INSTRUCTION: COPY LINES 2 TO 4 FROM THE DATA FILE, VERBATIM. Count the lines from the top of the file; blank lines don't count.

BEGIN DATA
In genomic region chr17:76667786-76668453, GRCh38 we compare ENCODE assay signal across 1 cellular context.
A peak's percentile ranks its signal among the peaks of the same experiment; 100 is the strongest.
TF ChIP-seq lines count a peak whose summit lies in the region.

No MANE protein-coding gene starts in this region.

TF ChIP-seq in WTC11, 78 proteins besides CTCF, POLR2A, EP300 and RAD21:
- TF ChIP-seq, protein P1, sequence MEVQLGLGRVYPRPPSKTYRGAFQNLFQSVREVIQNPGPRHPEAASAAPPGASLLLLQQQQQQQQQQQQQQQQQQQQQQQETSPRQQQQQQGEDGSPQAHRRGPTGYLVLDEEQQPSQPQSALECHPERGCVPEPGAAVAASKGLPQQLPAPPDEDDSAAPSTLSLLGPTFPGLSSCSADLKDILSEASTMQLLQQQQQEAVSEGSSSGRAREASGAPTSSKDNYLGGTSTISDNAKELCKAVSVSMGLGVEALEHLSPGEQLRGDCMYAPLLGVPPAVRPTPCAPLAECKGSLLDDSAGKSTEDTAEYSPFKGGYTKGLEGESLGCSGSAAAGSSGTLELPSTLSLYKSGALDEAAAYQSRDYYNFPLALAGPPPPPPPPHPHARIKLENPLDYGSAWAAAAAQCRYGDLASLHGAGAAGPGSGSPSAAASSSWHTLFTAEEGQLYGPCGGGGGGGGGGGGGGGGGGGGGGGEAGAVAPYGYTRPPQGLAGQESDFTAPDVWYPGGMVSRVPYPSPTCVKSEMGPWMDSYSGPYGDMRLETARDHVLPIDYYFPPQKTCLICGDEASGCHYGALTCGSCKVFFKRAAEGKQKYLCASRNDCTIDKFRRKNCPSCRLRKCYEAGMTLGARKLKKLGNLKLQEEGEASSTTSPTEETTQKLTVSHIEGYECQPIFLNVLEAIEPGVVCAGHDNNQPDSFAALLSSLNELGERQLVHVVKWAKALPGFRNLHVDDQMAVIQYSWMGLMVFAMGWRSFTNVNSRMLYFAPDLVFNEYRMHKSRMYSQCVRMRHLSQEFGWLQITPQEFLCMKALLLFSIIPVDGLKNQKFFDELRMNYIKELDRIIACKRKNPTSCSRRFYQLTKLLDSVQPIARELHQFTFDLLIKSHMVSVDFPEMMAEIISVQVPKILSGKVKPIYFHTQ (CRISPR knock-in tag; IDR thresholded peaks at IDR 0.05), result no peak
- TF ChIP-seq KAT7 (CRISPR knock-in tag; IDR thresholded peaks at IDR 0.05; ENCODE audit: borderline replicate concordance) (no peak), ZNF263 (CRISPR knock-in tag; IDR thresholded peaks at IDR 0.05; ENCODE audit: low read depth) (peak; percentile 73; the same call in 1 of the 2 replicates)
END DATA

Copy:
A peak's percentile ranks its signal among the peaks of the same experiment; 100 is the strongest.
TF ChIP-seq lines count a peak whose summit lies in the region.

No MANE protein-coding gene starts in this region.